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Identifying Students At-Risk

Every college student feels stressed, depressed, or anxious at times.  When these feelings persist over a long period, however, there may be a problem greater than those problems faced by the general student population. 

The following behaviors can all be important signs of distress. As a staff, faculty or a peer, you may notice a student exhibiting one or more of the academic, physical, or emotional signs and decide that something is clearly wrong. Or you may have a "gut-level feeling" that something is amiss. If the latter is the case, don't dismiss your feelings or feel that you need to wait for tangible "proof" that a problem exists. A simple check-in with the student may help you get a better sense of his/her situation.

Academic signs

• Deterioration in quality/quantity of work 
• A negative change in classroom or research performance (e.g., drop in grades) 
• Missed assignments or exams 
• Repeated absences from class
• Disorganized or erratic performance 
• Decline in enthusiasm in class (e.g., no longer choosing a seat in the front of the room)
• Student sends frequent, lengthy, "ranting" or threatening types of emails to professor
• Continual seeking of special provisions (e.g., late papers, extensions, postponed exams, and projects)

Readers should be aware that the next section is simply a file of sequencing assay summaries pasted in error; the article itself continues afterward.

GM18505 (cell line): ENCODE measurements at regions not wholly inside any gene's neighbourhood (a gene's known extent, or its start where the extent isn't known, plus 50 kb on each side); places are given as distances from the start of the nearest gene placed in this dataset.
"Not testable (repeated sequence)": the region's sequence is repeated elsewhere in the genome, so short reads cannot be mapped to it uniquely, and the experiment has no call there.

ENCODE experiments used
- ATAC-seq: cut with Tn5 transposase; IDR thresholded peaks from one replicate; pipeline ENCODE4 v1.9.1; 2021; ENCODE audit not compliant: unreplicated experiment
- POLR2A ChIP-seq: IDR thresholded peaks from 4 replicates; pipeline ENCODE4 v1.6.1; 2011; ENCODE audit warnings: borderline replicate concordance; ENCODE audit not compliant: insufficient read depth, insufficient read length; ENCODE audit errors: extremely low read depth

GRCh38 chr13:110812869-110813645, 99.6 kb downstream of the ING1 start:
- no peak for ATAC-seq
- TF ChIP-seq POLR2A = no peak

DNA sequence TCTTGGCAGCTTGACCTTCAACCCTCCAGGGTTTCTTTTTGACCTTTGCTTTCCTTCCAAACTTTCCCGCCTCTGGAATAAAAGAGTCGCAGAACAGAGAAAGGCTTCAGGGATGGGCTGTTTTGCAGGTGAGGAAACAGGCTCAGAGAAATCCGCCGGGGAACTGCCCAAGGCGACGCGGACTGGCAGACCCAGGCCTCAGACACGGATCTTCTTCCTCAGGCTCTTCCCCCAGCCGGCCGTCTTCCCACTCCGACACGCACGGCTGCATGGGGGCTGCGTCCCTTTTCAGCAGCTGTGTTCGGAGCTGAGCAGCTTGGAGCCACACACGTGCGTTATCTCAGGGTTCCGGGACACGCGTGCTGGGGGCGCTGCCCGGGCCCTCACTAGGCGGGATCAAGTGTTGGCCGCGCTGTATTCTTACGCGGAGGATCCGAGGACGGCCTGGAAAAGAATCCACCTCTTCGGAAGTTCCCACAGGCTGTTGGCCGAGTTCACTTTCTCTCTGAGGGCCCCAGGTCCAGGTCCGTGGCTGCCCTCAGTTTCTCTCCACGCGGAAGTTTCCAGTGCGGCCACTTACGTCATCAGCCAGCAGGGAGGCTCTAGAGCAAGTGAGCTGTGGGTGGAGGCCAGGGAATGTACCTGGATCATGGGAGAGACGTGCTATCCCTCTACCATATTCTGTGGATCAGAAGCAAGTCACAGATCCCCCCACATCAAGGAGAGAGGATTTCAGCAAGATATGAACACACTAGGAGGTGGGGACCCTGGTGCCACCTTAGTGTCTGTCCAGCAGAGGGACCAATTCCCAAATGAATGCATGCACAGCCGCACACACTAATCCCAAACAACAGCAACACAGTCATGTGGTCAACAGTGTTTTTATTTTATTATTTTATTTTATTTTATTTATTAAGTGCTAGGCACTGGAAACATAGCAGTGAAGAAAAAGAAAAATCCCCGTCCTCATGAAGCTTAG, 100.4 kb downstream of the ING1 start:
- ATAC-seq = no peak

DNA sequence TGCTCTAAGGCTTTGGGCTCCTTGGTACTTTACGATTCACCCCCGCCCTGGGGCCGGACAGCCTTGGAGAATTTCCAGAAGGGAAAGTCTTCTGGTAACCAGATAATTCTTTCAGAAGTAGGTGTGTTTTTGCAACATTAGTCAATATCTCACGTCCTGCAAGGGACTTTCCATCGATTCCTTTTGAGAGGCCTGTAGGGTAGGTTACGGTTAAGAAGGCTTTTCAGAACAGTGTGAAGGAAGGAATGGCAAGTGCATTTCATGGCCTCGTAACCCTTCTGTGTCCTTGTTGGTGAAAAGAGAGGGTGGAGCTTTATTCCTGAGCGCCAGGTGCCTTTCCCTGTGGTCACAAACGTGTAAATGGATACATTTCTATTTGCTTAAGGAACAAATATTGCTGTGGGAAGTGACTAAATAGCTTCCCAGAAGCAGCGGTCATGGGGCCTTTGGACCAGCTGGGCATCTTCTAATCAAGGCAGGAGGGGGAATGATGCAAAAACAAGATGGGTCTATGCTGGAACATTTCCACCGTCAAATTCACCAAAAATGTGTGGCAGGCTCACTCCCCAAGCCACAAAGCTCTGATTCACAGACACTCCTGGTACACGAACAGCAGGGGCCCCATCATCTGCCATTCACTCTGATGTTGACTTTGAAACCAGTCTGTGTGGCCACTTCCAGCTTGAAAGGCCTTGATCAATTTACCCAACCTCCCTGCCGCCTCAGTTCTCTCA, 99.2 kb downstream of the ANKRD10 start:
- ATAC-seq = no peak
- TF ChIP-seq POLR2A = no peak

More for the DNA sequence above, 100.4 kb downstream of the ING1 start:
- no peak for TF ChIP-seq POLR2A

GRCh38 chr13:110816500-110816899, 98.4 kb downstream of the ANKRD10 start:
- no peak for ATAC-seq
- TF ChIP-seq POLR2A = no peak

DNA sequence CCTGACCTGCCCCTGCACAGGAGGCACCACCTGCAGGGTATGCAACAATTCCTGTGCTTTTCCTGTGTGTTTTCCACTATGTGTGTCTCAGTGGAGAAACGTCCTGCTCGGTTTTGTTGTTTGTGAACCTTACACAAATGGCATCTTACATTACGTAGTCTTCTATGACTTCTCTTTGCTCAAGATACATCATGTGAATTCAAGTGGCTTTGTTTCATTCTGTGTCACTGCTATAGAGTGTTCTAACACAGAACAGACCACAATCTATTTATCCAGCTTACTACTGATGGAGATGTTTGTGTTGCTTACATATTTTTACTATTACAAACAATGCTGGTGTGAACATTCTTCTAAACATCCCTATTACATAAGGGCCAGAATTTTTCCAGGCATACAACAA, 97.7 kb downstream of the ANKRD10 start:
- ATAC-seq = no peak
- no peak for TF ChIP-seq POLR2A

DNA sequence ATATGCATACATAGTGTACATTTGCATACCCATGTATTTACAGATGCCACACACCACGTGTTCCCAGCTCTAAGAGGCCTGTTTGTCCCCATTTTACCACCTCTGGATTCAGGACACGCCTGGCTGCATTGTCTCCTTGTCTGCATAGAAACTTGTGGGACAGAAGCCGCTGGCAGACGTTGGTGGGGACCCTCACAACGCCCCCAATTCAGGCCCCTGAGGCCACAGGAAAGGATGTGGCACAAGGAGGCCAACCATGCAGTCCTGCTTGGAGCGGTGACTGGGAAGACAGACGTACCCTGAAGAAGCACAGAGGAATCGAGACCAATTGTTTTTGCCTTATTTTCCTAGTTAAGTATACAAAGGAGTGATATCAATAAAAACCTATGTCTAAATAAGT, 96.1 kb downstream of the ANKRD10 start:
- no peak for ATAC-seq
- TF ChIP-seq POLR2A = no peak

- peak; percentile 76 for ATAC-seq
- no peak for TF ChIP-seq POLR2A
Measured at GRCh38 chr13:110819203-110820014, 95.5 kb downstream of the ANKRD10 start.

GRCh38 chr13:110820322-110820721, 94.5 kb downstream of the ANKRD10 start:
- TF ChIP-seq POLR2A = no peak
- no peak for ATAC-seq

Physical signs

• Falling asleep in class or other inopportune times 
• A dramatic change in energy level (either direction) 
• Worrisome changes in hygiene or personal appearance 
• Significant changes in weight 
• Frequent state of alcohol intoxication (i.e., bleary-eyed, hung-over, smelling of alcohol)
• Noticeable cuts, bruises or burns on student

Emotional signs

• Inappropriate emotional outbursts (unprovoked anger or hostility, sobbing)
• Exaggerated personality traits; more withdrawn or more animated than usual
• Expressions of hopelessness, fear or worthlessness; themes of suicide, death and dying in papers/projects 
• Direct statements indicating distress, family problems, or other difficulties 
• Peer concern about a fellow student (in class, lab, residence hall, club) 

It's possible that any one of these signs, in and of itself, may simply mean that a student is having an "off" day.  Consider consulting with a colleague, supervisor, associate dean, or other trusted member of the KU community to share your observations, and discuss options for response.

Please note, any one serious sign (e.g., a student writes a paper expressing hopelessness and/or thoughts of suicide) or a cluster of smaller signs (e.g., emotional outbursts, repeated absence, a noticeable cut on the arm) necessitates an intervention.

If you are not sure if a student's behavior calls for a KUBIT referral, please complete a KUBIT Referral form and/or contact the Office of the Dean of Students (610-683-4075 or to discuss your concerns.

 NOTE:   In cases where a student's behavior poses an imminent threat to you or another, contact KU Public Safety & Police Services immediately at 610-683-4001.